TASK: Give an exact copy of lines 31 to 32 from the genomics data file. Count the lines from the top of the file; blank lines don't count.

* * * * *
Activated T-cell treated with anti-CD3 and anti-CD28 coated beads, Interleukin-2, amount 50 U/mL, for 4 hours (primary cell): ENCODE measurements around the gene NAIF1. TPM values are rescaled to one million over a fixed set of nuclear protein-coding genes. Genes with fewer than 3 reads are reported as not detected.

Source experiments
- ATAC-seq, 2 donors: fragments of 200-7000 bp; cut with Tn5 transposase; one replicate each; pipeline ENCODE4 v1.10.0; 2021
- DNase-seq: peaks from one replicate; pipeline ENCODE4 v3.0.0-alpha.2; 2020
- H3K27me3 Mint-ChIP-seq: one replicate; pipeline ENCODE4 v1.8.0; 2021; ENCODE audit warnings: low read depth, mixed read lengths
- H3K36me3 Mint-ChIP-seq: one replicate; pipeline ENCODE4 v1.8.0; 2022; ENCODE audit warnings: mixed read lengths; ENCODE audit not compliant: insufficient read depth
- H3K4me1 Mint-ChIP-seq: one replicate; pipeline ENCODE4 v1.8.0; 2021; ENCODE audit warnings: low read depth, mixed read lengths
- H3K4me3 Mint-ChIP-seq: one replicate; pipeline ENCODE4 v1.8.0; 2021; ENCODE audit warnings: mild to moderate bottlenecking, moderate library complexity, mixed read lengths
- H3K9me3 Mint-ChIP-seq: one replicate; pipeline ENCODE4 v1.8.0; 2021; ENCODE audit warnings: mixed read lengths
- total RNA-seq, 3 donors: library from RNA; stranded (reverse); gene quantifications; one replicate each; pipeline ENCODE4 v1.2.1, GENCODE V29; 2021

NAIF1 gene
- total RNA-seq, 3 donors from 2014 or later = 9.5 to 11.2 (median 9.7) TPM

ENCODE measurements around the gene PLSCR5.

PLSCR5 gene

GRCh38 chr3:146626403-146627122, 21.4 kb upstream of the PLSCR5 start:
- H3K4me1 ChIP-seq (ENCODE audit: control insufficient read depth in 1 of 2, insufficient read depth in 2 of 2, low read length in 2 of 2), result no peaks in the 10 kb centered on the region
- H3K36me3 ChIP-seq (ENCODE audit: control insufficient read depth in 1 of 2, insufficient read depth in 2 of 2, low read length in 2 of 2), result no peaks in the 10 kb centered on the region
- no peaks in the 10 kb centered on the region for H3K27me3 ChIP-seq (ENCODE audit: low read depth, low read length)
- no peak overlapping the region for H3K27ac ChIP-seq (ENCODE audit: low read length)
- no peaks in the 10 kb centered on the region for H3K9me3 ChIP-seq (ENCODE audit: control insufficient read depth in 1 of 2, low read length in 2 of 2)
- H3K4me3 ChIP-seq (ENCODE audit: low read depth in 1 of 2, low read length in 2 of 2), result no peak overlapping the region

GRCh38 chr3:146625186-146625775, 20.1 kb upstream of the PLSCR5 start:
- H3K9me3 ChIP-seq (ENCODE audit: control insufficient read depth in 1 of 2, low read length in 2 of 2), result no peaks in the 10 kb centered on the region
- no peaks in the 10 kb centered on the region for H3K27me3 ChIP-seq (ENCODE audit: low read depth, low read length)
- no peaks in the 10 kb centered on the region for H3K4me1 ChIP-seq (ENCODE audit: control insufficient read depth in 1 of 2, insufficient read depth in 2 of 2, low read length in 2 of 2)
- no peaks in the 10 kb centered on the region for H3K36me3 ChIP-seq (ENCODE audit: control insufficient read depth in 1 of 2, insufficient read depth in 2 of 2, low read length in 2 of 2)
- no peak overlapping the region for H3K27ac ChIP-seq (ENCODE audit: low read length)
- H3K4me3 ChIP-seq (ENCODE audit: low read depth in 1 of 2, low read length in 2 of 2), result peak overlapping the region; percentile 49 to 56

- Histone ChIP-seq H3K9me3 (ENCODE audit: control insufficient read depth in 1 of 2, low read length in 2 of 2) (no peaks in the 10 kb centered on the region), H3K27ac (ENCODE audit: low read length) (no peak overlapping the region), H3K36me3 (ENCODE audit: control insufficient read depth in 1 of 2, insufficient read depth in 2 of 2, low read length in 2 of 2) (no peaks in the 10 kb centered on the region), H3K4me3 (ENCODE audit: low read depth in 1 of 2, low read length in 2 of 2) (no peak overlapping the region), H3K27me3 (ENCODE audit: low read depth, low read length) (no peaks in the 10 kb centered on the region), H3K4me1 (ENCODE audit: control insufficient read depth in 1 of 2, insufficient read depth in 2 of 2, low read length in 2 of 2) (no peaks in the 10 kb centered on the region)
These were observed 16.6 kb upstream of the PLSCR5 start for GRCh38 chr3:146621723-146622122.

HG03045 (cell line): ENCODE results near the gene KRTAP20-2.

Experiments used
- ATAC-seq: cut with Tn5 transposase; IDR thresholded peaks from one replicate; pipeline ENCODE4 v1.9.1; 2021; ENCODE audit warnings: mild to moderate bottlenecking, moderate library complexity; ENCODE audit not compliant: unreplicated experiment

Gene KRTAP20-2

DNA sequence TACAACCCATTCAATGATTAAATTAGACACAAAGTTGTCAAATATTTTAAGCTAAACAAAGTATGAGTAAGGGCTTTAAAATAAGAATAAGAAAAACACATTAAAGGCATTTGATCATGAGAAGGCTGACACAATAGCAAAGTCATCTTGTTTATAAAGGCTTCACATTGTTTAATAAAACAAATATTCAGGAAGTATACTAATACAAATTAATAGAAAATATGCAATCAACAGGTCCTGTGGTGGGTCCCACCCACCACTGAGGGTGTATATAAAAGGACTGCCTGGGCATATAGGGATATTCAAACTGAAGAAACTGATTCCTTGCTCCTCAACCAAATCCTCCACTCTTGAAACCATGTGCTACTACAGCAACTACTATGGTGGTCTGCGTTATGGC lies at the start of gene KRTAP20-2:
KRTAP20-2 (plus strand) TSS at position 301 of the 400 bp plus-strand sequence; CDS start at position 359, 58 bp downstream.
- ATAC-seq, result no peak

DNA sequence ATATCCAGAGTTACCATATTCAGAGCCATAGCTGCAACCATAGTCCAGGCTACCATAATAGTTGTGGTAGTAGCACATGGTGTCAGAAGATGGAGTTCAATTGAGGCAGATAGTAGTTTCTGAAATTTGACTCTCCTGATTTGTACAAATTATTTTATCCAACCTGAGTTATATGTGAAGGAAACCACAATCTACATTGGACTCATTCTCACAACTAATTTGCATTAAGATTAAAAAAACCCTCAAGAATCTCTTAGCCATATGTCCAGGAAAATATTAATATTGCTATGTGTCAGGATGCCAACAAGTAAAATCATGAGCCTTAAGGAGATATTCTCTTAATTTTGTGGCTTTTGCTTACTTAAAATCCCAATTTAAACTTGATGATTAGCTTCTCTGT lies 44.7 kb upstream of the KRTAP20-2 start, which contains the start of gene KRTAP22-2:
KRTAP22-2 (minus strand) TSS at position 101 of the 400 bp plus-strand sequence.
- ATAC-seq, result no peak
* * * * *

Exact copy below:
HG03045 (cell line): ENCODE results near the gene KRTAP20-2.

Experiments used